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Academic student café

Brief description

The academic student café is an option for the students of a particular subject or in a particular degree programme to turn up at a particular time (for instance three hours once a week) to get help for their academic work. During the time slot, teachers, student teachers or older students must be present in the café to help the students. The student café may be relevant for all subjects and all degree programmes but may be of particularly great help for students of very complex academic subjects or disciplines.

Motivation for the exercise and required outcome

Activities in the student café offer the students help for academic tasks and thus contribute to developing their academic understanding. At the same time, the student café may be a space in which the students may speak freely with fellow students or teachers about topic that are relevant to their studies without feeling judged. The dialogue across academic subjects and year groups may also contribute to better social integration in the learning environment and have a positive effect on the students’ well-being in their line of study, as the student café may provide both academic and social support. The activity may also benefit older students, who are practicing their academic communication skills and may also include the student café in their CV’s.

Performing the exercise

  • You as a teacher must make sure that a framework is set up for the student café, and that the café is actually being used. 

  • Part 1: Framework for the student café
    • Decide whether the student café should be started for students of your own subject only, for students from all subjects in the year group, or possibly for students in the entire degree programme. You may speak with your colleagues or head of section about the need for and format of the student café.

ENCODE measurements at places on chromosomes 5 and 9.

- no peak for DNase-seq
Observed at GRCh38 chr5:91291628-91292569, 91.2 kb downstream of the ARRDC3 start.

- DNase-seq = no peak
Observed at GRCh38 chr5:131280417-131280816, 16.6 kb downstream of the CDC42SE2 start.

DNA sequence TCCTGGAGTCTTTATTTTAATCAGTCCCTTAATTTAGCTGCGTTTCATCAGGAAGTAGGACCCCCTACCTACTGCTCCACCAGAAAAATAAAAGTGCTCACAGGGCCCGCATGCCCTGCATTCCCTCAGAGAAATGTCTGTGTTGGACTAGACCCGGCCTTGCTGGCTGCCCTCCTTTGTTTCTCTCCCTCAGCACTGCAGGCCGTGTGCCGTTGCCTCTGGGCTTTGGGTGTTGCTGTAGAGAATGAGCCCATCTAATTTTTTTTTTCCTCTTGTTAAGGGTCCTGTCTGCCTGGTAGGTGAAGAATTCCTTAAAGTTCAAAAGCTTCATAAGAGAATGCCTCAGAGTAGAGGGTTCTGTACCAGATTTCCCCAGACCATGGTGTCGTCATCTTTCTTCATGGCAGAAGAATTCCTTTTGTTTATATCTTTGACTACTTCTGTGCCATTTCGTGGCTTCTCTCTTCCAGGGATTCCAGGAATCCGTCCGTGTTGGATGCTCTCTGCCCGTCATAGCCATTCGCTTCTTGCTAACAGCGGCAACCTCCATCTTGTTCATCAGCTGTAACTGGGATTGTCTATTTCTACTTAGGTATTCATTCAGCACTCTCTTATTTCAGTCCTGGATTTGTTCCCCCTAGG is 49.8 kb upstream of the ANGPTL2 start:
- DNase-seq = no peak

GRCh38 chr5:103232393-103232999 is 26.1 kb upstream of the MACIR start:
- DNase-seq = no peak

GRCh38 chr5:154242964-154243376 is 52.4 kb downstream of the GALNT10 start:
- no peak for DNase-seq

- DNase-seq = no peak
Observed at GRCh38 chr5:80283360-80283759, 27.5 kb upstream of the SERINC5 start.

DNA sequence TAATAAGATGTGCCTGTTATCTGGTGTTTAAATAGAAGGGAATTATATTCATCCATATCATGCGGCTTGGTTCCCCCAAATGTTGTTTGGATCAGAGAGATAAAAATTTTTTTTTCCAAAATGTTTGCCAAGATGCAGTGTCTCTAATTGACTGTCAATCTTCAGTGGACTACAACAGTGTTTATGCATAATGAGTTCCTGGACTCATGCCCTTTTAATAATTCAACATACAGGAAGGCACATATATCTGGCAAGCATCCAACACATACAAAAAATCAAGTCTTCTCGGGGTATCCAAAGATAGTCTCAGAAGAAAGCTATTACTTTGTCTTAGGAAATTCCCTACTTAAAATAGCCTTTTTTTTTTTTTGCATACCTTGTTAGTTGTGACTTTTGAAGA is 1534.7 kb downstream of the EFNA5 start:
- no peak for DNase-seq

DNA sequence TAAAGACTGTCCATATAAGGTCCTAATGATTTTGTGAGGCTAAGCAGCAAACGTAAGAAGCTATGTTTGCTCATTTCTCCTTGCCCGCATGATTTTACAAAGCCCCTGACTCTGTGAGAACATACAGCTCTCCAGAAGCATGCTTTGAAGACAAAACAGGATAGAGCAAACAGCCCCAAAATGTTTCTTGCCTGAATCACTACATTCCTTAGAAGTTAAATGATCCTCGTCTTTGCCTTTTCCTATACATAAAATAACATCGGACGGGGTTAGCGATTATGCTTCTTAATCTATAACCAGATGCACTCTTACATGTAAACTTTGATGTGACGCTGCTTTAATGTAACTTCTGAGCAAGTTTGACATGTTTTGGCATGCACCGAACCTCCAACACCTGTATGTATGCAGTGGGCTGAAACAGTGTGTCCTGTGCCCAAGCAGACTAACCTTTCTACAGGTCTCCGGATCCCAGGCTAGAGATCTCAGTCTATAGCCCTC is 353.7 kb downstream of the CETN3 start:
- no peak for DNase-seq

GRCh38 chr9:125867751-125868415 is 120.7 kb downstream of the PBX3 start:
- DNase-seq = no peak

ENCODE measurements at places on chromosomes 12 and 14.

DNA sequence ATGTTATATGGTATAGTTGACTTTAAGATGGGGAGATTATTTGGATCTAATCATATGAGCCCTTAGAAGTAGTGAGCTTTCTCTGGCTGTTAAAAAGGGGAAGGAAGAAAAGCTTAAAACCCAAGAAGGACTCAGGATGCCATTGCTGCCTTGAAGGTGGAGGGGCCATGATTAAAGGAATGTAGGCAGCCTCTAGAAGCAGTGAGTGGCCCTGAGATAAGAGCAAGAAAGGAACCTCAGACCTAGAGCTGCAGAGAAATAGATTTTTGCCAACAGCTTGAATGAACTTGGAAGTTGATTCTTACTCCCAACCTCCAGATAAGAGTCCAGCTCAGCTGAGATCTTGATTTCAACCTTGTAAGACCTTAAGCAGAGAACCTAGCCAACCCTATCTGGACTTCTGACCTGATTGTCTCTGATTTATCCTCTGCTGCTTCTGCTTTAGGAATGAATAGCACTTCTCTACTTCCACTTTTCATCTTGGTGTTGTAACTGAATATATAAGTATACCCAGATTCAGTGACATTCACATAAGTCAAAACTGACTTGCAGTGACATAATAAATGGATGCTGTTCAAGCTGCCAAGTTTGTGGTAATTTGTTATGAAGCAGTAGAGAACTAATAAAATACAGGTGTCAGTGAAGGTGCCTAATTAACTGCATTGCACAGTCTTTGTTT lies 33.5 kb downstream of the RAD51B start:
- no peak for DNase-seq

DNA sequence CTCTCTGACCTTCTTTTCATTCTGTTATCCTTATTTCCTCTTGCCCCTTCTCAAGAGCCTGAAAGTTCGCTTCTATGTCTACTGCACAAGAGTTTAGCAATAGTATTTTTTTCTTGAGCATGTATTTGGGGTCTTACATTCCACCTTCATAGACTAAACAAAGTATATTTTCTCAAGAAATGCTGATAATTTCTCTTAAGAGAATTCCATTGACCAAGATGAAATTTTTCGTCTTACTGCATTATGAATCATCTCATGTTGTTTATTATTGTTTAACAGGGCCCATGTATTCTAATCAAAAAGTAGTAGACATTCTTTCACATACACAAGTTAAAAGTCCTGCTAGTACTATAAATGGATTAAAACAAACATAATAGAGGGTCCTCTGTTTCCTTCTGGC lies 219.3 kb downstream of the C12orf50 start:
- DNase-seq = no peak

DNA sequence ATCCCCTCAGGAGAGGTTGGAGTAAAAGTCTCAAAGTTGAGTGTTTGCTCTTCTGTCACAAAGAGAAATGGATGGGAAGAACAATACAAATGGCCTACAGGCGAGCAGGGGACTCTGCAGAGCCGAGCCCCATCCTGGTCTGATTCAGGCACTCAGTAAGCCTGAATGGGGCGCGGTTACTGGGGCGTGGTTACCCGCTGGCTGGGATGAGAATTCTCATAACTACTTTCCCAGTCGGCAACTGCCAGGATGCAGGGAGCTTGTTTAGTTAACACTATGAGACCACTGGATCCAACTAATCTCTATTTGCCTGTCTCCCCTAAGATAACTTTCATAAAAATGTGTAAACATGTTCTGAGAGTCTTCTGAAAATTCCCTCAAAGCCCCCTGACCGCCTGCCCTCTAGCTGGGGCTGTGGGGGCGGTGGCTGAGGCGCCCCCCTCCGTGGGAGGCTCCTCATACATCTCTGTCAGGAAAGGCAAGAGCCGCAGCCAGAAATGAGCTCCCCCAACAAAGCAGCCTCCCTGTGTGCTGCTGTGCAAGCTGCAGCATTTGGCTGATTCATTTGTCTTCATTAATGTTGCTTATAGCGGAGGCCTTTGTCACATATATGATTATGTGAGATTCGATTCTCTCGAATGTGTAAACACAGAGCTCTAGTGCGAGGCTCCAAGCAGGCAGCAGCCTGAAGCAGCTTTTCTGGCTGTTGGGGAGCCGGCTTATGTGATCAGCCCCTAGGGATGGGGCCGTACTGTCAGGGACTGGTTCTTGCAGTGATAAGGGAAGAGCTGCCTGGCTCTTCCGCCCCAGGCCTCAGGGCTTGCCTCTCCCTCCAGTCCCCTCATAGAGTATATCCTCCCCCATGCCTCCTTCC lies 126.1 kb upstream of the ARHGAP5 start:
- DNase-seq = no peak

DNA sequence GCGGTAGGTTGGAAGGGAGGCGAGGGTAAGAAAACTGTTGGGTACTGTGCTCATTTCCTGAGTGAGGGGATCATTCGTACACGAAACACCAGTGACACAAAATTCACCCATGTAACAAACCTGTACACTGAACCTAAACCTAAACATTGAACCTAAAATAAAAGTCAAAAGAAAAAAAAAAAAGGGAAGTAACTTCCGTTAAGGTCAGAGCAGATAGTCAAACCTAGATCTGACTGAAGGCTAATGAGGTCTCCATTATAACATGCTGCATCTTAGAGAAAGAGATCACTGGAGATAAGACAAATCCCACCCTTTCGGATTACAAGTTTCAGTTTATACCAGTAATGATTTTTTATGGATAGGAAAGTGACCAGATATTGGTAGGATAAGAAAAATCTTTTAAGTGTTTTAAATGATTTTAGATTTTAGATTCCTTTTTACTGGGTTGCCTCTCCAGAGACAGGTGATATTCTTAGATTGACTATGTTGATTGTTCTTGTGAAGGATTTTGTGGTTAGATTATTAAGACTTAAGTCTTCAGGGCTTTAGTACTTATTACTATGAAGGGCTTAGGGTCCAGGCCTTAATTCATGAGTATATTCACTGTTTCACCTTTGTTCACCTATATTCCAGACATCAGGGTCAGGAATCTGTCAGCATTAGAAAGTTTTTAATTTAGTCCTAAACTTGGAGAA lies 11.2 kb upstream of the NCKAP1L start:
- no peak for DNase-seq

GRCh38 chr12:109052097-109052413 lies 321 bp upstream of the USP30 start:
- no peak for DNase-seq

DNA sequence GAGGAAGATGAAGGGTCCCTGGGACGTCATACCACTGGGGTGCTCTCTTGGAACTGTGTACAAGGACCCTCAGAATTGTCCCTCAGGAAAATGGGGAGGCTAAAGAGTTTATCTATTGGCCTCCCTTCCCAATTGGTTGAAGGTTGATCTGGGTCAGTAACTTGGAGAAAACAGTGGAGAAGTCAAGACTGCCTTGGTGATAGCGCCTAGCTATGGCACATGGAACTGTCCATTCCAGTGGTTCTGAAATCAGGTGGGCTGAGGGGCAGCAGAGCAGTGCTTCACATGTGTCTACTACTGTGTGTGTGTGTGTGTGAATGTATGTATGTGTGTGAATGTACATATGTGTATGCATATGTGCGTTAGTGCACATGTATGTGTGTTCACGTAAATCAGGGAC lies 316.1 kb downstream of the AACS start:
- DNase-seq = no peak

• Set up a specific framework for the student café:
      • Time and time interval (for instance three hours every week throughout the semester, or specifically during the exam period, depending on the students’ needs).
      • It may be necessary to book the room for the student café for the scheduled time period and hours.
      • Decide who should be available during the scheduled hours: Should teachers, student teachers or older students be attached to the student café, and when should the different parties have their “shifts”?
  • Part 2: Timetable for the student café
    • Include the timetable of the student cafe in the course handbook and in the students’ timetable in Blackboard so that they know when they can use the student café.
    • Make sure that the students turn up in the student café. Tell them about it in your teaching sessions or ask them to go there to work during a session so as to make sure they become properly familiar with it and thus accept the offer at an early stage.
    • You may suggest that the students do their group work in the student café’s opening hours, when they can get help quickly.
    • Ask other teachers to advertise the student café.

Variation options:

  • You may include the student café in the students’ timetable once a week or plot in specific days during certain periods of the semester when you know the students are working on a major assignment, an exam or a topic in the course which often requires extra attention.


    Examples of practice

      Worth considering:

      • Should the student café support a specific academic subject, or should it be open for general academic issues across the semesters?
      • How much should you get involved in the student café, and how much responsibility should you delegate to others?
      • How will you guarantee the academic level in the student café? Through the inclusion of selected students, student teachers or permanent teachers?